Washington DC, 1914. Ivy Olwen knows how to survive on the streets without two coins to rub together. But when she finds herself whisked into a secret society that seeks to maintain the balance of good and evil in the world, she can’t believe there’s more to life than just surviving. In the hallowed and historied halls of Talon, she learns European languages and ballroom dancing, as well as demolitions and sharpshooting—in short, everything a spy and assassin will need to survive in the field.

The first day Jack Vale meets Ivy, he knows she is not to be underestimated. The second day, he knows his heart will belong to no one else. Between sparring bouts and constellation gazing, Jack takes Ivy under his wing, and the two form a bond that soon turns to love.

While the rest of the world tumbles into war, the two embark on an official mission to take down a madman who has left a trail of blood and murder across Russia. Little do they know the unfathomable peril waiting in the wings of a chaotic Europe.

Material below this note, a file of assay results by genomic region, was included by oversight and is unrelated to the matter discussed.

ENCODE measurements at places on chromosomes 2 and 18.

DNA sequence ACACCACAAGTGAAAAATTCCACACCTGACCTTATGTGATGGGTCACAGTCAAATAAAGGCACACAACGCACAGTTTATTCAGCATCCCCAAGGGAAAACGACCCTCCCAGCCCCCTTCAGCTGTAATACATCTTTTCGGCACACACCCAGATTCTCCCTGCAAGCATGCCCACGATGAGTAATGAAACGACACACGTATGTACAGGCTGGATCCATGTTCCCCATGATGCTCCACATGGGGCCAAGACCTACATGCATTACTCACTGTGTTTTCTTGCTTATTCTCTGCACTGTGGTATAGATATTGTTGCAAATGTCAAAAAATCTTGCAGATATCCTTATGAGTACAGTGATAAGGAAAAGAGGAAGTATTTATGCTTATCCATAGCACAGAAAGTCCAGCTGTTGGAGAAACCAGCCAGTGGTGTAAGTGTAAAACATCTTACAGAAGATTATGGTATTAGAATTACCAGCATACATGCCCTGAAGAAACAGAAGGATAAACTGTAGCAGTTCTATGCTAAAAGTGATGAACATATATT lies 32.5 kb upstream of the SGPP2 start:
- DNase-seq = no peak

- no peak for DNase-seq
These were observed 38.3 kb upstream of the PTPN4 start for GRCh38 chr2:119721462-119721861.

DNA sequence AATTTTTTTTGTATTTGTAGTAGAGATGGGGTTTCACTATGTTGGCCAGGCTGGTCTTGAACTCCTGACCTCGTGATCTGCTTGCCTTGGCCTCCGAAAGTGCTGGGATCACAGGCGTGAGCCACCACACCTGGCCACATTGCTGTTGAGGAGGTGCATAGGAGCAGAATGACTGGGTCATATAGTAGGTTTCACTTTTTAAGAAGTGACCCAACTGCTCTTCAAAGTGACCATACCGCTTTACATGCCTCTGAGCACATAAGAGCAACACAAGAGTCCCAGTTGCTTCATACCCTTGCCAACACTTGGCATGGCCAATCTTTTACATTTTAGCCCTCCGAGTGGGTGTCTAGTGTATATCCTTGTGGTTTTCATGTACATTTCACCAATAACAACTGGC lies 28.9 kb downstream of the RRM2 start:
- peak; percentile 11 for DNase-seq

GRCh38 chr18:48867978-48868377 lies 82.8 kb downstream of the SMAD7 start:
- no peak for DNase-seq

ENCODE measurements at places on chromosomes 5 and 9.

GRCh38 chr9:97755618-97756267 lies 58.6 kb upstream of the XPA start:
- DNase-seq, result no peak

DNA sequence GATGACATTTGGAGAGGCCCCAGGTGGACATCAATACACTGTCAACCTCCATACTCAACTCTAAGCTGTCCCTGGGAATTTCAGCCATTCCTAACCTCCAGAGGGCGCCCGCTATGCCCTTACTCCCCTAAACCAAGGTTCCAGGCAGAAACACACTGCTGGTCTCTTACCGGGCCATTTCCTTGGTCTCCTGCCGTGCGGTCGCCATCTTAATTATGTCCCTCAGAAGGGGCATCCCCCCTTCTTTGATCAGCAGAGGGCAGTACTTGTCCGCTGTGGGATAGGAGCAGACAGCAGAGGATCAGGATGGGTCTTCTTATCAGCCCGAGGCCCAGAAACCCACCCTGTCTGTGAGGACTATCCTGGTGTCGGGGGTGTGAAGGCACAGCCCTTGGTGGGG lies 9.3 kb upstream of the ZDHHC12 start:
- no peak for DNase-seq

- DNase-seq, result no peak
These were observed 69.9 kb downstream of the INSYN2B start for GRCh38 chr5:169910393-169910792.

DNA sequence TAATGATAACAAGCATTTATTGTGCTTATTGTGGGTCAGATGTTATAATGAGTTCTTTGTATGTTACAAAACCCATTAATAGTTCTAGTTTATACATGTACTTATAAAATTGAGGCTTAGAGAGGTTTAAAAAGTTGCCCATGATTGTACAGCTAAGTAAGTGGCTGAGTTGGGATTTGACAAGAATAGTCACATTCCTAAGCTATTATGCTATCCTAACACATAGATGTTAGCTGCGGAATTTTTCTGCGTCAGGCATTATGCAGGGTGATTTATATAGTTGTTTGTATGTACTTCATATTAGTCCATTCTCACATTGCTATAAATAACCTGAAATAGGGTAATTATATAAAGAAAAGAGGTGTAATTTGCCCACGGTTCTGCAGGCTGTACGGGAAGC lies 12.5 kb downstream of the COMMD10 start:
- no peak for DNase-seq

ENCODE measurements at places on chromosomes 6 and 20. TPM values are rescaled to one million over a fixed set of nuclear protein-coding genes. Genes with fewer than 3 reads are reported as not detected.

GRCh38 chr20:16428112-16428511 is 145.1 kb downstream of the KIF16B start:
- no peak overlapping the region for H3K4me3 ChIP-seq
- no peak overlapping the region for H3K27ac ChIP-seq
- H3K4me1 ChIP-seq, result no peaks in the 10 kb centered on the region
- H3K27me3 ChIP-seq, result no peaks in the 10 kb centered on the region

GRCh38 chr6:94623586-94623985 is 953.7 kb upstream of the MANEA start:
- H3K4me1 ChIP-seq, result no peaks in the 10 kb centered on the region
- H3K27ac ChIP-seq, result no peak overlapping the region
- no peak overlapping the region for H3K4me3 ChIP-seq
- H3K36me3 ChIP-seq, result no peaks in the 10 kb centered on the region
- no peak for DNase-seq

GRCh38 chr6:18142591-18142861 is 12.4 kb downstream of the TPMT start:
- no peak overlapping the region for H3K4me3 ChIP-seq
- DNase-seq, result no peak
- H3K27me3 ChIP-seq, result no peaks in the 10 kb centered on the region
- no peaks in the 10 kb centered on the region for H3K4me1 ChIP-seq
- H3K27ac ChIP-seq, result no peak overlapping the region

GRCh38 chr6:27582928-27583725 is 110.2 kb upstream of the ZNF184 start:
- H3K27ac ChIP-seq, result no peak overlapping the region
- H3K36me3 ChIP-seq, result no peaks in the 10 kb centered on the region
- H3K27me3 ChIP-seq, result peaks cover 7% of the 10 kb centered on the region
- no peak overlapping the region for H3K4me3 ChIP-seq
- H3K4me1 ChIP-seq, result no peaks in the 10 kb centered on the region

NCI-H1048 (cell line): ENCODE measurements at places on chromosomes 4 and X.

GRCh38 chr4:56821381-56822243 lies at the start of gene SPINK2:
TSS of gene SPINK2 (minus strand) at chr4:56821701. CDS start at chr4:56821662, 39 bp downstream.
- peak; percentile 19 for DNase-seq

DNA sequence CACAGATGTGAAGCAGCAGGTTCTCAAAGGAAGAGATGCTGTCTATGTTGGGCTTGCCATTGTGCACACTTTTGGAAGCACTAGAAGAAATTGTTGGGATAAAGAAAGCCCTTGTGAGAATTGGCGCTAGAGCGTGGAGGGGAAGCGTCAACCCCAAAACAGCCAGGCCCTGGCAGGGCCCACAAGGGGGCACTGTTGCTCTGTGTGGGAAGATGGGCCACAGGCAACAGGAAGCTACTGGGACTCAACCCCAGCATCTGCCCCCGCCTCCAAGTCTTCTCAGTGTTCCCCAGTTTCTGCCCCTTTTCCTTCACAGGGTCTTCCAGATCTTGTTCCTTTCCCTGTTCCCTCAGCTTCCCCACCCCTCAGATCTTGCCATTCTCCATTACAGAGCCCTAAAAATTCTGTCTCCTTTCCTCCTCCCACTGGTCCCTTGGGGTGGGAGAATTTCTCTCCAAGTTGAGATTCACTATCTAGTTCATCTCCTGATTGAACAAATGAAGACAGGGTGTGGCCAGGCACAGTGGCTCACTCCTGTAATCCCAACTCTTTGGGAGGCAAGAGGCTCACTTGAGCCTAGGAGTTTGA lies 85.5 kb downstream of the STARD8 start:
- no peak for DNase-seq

When Jack and Ivy are thrust into encounters each more terrifying than the last, Ivy must determine how far she will go to save the man she loves. Equal parts historical fiction and adventure novel, Ciesielski’s epic tale of espionage and romance will leave readers both enchanted and thrilled.

The first book of an epic duology from bestselling author J’nell Ciesielski, The Brilliance of Stars incorporates her signature blend of thrilling adventure, glamorous espionage, and sweeping romance. 

Goodreads | Amazon

Review

I want to allocate ALL the stars for Jack and Ivy and their night-sky romance in The Brilliance of Stars. Oh, and there’s a secret noble society, assassins, and a trek across Eastern Europe and Russia to root out a sinister organization, all during the upheaval of WWI. In short, all things that make this a story after my heart, and a must read.

As author Ciesielski states, this tale imagines what would happen if the Marvel character Bucky Barnes AKA The Winter Soldier fell in love. And, this is clearly seen in the spin of the story if you are familiar with the Marvel persona, with nods to Bucky and his BFF, Captain America, seen in Jack’s life and in his compatriot Phillip’s part. This is book 1 in a duology, so it sets up some of these elements to continue to book 2, To Free the Stars, which I am highly anticipating.